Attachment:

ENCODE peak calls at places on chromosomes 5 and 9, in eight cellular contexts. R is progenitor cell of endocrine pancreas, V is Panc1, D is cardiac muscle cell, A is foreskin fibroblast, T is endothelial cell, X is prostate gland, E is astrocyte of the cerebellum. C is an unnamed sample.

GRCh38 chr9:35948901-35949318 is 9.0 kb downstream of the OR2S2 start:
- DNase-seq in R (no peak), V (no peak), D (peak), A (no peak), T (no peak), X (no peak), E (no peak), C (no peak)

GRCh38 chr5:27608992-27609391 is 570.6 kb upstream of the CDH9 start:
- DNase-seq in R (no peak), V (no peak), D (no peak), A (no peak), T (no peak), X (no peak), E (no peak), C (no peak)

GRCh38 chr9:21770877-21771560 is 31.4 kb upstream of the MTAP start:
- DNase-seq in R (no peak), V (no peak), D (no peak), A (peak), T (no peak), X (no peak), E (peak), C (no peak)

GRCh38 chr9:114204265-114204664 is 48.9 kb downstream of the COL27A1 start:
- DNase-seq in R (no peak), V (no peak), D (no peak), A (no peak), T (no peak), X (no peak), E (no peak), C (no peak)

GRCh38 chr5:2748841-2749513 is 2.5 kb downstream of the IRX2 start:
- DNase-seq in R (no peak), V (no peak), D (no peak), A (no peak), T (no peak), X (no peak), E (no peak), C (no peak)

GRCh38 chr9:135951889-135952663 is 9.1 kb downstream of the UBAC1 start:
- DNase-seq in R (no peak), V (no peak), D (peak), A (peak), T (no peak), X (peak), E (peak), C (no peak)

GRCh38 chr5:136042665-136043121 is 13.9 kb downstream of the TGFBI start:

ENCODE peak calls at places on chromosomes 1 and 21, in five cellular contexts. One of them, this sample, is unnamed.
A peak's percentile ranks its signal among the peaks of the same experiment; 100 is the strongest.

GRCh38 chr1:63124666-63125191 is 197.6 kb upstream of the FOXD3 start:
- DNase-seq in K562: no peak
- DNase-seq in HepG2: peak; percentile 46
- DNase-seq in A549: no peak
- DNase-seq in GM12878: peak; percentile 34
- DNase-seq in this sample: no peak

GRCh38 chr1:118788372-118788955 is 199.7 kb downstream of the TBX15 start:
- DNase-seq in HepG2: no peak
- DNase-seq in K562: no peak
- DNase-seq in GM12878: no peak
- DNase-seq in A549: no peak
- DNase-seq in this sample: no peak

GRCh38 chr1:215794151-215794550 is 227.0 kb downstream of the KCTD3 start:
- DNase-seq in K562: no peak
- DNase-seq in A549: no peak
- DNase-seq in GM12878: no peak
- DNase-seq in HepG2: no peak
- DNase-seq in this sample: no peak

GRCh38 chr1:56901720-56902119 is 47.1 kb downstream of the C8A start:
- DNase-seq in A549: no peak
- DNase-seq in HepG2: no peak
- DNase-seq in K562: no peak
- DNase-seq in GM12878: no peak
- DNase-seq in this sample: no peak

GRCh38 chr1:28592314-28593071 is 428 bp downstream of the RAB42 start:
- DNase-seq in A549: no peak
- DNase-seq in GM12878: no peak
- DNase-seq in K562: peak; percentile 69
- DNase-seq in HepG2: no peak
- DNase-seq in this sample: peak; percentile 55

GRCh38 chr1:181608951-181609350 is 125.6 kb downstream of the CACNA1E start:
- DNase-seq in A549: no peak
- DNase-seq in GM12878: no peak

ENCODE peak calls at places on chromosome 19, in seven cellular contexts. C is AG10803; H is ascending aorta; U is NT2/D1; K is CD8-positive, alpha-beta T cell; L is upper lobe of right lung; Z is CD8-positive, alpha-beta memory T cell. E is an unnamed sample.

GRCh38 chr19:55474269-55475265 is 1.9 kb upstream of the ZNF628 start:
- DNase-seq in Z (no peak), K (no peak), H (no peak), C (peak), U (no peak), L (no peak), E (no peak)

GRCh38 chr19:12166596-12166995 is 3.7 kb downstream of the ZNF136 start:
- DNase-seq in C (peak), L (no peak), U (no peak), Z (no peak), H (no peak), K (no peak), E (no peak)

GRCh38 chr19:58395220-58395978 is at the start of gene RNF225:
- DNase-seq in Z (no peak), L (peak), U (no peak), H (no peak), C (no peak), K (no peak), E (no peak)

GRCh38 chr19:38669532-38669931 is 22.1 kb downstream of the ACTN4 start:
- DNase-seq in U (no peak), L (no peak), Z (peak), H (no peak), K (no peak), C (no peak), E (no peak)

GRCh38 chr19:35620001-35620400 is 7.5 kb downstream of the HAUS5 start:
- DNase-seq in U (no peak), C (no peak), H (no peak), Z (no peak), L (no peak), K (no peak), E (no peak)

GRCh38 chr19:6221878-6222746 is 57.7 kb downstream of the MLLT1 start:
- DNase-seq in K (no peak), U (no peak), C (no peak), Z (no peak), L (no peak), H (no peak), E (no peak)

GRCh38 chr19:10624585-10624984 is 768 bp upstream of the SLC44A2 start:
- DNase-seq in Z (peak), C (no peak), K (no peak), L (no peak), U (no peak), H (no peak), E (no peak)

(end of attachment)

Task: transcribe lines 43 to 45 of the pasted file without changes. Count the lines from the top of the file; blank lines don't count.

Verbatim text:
- DNase-seq in GM12878: no peak
- DNase-seq in K562: peak; percentile 69
- DNase-seq in HepG2: no peak